Q. Are local option sales taxes imposed on cars and trucks?
No. Vehicles subject to registration are subject to a 5 percent one-time registration fee rather than a state sales tax. However, the receipts from the rental of cars and trucks can be subject to local option tax. Also, sales of parts and repair services are subject to tax.
Q. Can a county with a local option sales tax impose the tax on items and services not subject to state sales tax?
No. A local option sales tax cannot be imposed on any property or service not subject to state sales tax, with the exception of residential energy on which the state tax has been phased out, but on which local option tax still applies.
Q. When local option sales tax is figured, is it imposed “on top” of the state sales tax?
No. It is imposed in addition to, but not on top of, the state sales tax. A taxable sale will be subject to the state sales tax and the local option tax. However, the amount of the sale for purposes of determining the amount of local option sales tax does not include any amount of state sales tax or other local option taxes if a jurisdiction imposes more than one local option tax.
Q. Do retailers have to obtain a special sales tax permit in order to collect local option sales taxes?
No tax permit other than the state sales tax permit is required or available. Local option tax is remitted to the State of Iowa along with the state sales tax; retailers make no payment directly to a locality.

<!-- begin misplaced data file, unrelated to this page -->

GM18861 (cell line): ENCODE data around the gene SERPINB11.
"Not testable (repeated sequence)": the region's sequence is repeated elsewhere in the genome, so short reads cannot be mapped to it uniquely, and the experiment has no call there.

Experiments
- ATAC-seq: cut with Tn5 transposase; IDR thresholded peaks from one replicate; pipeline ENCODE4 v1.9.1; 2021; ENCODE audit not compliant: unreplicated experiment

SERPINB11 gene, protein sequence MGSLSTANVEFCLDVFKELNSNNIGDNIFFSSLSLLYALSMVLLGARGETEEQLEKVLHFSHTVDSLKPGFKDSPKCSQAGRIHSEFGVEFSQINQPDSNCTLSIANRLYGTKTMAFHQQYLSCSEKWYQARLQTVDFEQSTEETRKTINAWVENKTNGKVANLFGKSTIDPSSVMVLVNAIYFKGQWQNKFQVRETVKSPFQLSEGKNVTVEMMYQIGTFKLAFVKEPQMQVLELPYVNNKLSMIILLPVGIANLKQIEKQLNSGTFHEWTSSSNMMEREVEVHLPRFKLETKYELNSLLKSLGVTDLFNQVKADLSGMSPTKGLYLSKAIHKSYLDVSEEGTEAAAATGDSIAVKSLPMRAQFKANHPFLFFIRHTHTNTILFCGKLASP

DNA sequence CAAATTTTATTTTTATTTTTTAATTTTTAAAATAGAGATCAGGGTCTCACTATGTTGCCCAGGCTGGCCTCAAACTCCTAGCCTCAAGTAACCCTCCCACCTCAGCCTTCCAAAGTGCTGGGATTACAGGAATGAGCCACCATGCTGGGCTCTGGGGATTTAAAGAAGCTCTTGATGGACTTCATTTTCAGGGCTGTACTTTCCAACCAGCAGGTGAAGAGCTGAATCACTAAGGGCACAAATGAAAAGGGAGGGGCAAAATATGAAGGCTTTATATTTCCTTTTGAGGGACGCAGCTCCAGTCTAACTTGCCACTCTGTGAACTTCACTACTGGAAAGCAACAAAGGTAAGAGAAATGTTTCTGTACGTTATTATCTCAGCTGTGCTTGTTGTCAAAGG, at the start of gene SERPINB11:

Q. How and when is local option sales tax remitted to the Department?
Local option taxes are remitted whenever state sales tax is remitted. Retailers show a breakdown of local option taxable sales and tax by county on quarterly and annual returns. Paper deposits and returns are not mailed; filing is through eFile & Pay. (Note that the amount of local option tax collected is not used to determine how frequently a retailer should file.)
Q. When does the tax apply to a sale?
As with the state sales tax, the local option sales tax is remitted for the tax period in which the tangible personal property is delivered to the customer. Even if the customer has not paid for the merchandise, the tax is due when delivery occurred.
For taxable services, the retailer remits the local option tax for the tax period in which the first use of the service occurs, or potentially could occur.
Q. What does delivery have to do with the taxability of a sale?
Where tangible personal property is delivered determines whether or not a sale is taxable. If delivery occurs within a local option jurisdiction, the local option sales tax may be due. If delivery does not occur in a local option jurisdiction, local option tax is not due.